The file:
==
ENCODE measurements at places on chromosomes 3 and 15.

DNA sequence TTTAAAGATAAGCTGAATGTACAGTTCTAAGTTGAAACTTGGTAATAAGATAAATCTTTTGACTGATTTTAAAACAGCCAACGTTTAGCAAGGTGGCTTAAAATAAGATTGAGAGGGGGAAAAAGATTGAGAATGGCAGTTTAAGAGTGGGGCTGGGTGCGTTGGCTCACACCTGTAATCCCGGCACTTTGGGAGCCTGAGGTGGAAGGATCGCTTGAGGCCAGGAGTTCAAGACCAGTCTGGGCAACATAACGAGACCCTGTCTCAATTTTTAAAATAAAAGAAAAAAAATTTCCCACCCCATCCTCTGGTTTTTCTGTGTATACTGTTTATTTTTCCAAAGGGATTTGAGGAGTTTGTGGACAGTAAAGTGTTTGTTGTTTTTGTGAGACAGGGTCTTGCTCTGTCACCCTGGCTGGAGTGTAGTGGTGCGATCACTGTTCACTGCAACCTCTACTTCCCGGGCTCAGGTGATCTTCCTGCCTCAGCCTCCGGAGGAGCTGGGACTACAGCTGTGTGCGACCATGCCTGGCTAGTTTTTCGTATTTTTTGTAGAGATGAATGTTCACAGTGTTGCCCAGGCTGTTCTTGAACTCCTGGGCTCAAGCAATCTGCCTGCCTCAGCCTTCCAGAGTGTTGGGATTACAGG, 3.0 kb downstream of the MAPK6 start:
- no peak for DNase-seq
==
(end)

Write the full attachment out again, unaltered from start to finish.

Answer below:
ENCODE measurements at places on chromosomes 3 and 15.

DNA sequence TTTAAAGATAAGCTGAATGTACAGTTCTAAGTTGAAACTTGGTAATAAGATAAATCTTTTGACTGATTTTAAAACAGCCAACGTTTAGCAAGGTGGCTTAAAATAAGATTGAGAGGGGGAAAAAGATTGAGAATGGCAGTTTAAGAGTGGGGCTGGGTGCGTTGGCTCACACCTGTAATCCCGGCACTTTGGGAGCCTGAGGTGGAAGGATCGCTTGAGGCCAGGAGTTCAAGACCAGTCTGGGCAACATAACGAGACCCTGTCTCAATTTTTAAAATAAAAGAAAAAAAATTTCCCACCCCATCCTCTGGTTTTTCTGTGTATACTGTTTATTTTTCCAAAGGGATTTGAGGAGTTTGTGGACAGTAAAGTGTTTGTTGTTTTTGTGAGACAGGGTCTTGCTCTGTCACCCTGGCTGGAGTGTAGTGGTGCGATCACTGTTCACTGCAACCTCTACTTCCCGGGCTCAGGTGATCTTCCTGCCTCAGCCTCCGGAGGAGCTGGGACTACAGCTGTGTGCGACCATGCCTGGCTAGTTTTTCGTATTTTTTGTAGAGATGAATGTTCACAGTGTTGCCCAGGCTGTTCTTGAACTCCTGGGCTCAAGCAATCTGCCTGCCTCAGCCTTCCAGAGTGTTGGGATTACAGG, 3.0 kb downstream of the MAPK6 start:
- no peak for DNase-seq